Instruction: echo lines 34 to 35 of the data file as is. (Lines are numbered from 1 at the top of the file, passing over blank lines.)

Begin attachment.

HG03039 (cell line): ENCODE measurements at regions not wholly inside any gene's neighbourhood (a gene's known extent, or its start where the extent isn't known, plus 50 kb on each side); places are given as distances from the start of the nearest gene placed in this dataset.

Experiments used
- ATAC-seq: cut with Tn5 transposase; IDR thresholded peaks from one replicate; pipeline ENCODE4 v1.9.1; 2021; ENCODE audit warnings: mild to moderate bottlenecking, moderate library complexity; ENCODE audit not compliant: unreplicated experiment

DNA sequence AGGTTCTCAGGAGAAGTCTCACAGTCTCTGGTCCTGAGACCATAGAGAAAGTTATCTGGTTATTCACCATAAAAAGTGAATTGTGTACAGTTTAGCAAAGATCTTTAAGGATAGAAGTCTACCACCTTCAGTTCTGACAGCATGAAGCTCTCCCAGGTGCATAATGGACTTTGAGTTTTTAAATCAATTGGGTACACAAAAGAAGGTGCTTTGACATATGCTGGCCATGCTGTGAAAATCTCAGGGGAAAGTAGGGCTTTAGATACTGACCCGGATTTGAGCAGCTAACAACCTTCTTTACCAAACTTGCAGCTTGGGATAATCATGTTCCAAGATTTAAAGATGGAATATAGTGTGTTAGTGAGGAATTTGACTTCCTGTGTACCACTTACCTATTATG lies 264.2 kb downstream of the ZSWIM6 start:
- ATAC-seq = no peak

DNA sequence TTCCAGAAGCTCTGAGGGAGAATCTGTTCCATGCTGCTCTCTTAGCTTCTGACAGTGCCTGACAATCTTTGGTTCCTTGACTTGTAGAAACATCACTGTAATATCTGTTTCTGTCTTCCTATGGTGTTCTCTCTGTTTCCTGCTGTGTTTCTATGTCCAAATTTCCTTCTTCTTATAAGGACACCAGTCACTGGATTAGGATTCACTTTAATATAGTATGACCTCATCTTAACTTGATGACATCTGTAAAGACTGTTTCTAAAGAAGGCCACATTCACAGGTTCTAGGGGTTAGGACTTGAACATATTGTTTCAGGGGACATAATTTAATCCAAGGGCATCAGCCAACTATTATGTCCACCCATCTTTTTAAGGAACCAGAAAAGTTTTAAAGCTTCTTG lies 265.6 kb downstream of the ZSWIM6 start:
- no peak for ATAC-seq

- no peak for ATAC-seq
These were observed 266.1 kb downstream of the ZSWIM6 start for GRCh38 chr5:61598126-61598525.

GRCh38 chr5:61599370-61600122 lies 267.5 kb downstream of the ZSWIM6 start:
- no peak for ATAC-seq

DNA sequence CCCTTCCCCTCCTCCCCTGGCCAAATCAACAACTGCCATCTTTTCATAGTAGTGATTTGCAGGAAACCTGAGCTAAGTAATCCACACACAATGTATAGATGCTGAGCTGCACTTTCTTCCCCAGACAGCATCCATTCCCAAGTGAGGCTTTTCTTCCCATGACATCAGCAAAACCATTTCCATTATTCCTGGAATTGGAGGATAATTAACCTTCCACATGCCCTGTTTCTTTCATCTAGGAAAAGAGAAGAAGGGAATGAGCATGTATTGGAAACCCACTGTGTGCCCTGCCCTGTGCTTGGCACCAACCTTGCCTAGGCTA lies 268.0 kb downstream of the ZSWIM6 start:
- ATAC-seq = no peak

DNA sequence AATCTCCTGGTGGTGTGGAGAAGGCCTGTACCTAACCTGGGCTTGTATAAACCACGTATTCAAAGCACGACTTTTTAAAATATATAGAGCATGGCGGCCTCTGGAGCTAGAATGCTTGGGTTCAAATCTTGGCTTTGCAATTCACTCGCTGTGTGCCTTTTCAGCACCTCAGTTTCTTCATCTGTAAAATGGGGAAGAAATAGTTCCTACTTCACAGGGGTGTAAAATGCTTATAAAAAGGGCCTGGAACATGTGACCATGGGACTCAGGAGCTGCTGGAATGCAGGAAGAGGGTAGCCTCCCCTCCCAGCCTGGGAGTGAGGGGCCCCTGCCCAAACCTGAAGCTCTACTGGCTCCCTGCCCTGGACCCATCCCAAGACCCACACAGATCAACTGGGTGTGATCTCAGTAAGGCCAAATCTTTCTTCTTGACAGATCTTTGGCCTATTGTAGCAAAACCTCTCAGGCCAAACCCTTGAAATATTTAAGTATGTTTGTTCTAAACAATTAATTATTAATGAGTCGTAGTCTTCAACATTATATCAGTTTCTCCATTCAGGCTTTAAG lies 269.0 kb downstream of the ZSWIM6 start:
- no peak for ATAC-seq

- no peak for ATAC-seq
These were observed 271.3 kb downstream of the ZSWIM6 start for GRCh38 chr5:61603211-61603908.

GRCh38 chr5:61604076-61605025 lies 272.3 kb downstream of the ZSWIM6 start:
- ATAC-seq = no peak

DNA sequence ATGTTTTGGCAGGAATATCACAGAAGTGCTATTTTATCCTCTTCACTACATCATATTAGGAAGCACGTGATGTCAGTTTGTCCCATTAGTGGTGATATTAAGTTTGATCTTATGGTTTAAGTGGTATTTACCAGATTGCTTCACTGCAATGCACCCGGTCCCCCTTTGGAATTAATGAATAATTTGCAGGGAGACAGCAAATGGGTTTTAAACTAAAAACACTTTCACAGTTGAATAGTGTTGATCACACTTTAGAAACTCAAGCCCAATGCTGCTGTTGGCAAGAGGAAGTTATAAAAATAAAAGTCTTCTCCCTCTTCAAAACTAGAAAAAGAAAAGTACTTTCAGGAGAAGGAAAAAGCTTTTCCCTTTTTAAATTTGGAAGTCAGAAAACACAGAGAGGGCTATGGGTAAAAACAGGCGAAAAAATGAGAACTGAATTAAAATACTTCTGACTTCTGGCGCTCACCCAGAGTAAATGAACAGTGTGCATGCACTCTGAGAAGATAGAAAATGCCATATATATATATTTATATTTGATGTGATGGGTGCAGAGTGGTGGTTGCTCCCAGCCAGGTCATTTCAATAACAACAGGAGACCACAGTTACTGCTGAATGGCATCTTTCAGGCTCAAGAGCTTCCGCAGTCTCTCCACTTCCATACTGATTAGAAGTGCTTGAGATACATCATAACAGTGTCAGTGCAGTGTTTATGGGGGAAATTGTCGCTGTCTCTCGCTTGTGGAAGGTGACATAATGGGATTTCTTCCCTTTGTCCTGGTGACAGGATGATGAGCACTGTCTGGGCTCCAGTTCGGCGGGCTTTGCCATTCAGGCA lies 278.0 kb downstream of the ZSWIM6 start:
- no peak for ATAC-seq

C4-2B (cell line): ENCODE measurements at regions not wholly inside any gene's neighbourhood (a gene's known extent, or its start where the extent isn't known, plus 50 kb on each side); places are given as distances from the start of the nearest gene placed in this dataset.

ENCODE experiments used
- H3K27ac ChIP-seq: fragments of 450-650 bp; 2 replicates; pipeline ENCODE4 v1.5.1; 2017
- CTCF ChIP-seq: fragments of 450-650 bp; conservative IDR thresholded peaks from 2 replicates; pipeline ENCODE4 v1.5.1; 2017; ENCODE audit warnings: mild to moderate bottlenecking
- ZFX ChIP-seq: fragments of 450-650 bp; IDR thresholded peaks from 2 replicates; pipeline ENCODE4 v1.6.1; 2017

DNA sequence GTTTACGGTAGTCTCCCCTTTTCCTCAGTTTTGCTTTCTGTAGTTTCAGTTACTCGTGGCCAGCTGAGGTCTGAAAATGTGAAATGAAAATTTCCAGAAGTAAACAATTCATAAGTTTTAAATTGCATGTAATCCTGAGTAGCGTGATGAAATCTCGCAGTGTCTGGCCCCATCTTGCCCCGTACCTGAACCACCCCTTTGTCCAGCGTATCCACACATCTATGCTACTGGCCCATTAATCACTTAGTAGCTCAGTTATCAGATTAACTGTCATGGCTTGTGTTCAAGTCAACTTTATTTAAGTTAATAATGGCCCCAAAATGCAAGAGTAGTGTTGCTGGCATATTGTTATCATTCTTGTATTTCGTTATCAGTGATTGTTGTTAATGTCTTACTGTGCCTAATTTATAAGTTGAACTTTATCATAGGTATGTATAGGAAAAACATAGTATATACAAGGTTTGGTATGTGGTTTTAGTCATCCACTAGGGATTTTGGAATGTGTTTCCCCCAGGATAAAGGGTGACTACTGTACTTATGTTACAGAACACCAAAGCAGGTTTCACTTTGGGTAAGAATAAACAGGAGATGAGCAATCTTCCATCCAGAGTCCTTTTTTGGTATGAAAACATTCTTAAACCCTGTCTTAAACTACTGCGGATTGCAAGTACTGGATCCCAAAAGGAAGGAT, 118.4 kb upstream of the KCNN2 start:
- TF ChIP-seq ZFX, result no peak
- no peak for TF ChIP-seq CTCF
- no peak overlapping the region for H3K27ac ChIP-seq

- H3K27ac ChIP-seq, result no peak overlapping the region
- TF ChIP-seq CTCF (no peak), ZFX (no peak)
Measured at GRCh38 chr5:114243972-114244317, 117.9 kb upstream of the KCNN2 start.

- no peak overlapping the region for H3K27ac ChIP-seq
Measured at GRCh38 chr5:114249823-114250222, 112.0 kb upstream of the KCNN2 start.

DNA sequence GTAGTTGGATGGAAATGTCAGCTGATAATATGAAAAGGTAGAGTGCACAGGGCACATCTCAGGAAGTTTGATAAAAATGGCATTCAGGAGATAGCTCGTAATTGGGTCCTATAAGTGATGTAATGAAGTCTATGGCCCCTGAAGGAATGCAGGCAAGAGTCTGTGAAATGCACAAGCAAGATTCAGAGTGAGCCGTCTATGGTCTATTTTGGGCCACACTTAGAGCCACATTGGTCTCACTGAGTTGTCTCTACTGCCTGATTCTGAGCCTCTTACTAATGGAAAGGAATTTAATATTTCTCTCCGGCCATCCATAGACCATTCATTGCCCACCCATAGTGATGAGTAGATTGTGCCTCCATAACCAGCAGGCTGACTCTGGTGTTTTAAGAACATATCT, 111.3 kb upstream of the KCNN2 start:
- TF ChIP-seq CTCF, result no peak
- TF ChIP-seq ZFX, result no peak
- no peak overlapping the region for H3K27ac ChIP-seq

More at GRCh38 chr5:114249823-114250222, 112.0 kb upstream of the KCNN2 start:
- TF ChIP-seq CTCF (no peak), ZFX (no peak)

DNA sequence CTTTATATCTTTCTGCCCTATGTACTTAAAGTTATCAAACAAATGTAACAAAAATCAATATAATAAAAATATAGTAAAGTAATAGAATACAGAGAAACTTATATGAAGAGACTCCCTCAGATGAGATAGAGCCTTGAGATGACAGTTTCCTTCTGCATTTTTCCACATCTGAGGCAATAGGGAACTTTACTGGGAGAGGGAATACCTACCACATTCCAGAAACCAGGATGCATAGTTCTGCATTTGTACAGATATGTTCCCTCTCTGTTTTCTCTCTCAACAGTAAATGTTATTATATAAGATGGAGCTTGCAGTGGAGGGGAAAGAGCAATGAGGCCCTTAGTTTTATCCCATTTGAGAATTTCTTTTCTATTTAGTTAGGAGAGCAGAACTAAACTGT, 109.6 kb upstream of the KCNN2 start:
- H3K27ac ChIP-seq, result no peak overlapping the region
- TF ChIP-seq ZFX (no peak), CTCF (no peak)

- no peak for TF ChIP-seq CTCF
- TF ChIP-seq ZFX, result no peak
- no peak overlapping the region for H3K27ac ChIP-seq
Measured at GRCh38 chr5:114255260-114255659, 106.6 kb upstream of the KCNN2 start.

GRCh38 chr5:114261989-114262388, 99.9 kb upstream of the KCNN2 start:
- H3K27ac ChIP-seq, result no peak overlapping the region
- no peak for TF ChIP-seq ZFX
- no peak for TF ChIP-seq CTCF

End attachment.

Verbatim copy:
- no peak overlapping the region for H3K27ac ChIP-seq
Measured at GRCh38 chr5:114249823-114250222, 112.0 kb upstream of the KCNN2 start.